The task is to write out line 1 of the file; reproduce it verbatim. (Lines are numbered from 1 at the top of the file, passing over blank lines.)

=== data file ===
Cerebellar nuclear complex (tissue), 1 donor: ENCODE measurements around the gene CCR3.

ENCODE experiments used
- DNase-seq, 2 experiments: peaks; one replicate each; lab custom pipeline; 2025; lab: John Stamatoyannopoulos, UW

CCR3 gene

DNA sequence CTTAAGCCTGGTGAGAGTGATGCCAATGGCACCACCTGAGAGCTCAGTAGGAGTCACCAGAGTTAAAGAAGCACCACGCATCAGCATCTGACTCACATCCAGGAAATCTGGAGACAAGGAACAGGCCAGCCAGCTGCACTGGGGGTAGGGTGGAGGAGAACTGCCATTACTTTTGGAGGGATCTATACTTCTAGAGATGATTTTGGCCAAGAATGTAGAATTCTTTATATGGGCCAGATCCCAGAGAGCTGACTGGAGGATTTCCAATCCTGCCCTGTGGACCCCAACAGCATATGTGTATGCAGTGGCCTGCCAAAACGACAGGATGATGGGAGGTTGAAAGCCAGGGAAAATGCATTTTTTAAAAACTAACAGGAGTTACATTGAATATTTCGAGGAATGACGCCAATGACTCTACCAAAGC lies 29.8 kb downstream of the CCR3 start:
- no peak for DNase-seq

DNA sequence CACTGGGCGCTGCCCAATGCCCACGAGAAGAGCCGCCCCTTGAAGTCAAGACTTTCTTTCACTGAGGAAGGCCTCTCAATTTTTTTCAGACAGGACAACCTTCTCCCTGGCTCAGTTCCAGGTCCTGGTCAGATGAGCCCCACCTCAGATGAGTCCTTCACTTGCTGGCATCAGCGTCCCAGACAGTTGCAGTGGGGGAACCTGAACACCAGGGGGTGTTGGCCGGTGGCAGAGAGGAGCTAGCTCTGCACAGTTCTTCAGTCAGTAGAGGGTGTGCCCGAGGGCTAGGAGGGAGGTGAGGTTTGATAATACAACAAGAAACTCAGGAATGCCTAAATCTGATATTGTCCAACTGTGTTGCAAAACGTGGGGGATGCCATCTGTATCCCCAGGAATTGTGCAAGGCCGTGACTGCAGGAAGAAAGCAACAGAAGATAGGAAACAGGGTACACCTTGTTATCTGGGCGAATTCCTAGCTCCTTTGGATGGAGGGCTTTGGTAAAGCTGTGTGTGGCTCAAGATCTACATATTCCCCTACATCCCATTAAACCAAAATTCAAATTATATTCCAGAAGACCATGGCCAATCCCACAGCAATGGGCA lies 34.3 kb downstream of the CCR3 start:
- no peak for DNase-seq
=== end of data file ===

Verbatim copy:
Cerebellar nuclear complex (tissue), 1 donor: ENCODE measurements around the gene CCR3.